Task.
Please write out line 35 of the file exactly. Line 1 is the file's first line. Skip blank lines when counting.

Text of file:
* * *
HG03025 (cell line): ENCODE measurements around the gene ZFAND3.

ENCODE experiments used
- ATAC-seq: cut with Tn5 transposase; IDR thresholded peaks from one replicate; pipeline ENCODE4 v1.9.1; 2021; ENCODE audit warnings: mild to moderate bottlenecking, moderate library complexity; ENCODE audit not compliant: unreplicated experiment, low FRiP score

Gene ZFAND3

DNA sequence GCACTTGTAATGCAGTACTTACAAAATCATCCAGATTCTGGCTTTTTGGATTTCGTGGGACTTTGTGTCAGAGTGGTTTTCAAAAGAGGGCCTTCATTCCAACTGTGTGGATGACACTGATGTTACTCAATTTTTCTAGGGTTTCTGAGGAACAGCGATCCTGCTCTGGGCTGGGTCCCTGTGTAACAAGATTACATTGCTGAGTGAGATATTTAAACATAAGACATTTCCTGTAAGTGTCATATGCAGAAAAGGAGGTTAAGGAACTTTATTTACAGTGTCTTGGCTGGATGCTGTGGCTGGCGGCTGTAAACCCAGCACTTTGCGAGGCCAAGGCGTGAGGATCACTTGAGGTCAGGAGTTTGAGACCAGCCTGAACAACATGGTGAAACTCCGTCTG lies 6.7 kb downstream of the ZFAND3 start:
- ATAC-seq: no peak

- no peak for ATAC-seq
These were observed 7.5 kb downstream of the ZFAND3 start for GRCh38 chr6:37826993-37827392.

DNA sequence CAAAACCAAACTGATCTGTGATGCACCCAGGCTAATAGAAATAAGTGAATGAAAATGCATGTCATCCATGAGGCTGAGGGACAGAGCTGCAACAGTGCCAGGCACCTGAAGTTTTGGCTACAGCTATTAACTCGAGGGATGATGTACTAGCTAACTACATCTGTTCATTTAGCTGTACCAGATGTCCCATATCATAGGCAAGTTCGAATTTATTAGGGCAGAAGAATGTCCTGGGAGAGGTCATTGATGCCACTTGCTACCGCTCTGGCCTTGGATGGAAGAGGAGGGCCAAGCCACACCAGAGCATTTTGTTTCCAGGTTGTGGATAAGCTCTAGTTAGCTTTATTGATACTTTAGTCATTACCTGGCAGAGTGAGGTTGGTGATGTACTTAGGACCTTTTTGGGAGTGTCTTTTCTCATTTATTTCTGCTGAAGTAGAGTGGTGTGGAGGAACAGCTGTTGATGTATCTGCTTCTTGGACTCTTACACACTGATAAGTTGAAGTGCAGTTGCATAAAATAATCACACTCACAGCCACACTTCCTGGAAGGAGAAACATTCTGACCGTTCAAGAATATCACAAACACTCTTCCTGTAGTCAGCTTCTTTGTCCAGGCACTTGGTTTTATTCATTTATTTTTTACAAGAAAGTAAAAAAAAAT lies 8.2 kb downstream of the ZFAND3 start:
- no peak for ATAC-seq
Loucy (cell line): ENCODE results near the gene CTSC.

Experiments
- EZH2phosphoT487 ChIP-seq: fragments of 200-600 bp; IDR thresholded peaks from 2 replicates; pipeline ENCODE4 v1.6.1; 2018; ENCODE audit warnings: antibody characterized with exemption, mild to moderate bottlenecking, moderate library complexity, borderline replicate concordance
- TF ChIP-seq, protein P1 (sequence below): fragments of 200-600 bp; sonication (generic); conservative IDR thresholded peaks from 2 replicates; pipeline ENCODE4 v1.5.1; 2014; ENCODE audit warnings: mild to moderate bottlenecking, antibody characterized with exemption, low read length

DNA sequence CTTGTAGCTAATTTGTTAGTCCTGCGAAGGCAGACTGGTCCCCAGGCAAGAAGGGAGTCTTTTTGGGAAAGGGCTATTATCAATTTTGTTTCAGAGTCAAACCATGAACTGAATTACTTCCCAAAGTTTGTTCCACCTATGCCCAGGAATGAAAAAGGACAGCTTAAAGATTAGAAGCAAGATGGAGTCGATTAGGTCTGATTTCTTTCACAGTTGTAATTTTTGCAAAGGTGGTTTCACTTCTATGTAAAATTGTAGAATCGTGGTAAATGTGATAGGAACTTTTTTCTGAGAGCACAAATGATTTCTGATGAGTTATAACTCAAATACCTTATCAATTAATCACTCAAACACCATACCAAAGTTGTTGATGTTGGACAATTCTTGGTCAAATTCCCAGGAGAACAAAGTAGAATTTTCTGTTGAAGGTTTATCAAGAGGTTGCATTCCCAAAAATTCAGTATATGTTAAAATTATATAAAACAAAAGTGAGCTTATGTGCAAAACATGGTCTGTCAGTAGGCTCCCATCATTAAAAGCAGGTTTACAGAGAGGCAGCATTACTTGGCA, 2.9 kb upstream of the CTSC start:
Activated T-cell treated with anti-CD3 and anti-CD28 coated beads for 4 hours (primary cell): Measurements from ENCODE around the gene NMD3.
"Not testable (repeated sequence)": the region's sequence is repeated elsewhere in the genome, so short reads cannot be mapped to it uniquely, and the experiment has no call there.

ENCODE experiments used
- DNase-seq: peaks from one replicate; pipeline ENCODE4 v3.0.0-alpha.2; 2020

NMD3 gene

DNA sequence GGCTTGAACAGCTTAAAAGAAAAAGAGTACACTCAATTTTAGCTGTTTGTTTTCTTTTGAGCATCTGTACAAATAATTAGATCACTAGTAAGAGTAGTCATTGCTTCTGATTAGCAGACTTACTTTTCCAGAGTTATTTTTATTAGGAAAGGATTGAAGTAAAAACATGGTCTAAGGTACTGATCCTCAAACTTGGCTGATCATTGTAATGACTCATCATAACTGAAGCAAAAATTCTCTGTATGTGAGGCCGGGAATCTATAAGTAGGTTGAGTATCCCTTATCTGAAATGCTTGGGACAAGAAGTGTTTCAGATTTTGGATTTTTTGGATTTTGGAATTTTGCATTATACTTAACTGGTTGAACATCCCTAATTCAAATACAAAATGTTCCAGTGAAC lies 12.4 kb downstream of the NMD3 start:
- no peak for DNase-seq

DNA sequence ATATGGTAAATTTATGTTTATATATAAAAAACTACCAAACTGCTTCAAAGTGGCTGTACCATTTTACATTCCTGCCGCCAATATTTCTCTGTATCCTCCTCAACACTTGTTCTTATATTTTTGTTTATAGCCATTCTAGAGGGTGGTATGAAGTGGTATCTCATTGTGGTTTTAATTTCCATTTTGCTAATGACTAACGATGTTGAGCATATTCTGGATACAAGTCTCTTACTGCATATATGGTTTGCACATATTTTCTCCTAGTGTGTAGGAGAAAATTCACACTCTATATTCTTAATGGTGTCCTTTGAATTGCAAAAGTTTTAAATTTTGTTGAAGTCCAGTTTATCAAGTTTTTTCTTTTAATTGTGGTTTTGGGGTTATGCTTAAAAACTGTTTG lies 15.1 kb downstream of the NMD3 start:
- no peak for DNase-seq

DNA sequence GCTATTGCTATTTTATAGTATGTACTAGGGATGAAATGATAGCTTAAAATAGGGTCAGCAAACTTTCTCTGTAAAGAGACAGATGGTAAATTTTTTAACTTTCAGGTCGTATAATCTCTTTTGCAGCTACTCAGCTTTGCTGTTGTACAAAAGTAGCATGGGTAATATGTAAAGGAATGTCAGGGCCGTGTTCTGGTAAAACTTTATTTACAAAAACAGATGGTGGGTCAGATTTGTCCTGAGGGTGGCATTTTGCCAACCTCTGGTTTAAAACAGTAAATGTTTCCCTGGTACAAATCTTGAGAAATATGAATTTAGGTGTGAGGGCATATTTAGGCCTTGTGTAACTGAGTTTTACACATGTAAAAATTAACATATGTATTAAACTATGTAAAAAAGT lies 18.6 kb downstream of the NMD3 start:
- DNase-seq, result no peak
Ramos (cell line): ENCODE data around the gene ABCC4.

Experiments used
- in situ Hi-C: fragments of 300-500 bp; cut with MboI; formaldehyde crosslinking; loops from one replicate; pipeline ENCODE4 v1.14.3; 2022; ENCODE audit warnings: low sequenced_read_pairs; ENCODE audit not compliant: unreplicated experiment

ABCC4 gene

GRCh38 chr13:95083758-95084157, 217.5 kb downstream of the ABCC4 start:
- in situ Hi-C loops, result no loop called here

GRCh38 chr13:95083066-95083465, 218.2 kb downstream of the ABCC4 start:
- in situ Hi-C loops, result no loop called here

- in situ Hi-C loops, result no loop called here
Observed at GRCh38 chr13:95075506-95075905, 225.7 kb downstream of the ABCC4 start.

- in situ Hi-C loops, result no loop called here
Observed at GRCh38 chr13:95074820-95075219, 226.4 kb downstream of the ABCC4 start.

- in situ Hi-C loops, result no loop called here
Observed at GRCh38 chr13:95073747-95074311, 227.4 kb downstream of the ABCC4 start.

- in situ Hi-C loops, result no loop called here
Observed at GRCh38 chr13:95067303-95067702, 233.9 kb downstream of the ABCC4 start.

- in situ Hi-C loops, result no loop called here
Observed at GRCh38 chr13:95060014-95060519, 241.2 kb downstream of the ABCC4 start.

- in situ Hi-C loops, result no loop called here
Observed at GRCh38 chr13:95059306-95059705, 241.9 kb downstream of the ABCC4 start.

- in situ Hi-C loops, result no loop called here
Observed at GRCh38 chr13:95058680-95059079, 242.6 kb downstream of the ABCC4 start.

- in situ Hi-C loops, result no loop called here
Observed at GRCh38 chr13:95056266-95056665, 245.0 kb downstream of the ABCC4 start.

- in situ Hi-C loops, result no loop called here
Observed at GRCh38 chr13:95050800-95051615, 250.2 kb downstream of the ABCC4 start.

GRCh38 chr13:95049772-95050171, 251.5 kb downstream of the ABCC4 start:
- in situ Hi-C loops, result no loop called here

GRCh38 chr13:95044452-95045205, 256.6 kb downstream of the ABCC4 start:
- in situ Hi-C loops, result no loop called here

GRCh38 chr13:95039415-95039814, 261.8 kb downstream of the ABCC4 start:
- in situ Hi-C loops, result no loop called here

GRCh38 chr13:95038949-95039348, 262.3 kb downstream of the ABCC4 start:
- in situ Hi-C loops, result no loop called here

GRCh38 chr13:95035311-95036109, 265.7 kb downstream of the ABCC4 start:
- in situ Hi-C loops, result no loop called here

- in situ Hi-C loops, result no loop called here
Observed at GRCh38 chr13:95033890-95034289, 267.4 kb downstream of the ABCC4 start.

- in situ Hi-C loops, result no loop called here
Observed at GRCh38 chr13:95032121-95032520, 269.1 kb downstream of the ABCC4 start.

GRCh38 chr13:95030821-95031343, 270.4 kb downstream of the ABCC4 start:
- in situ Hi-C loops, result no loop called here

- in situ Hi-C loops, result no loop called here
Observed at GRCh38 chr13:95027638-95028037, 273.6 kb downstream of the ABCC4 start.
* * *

- in situ Hi-C loops, result no loop called here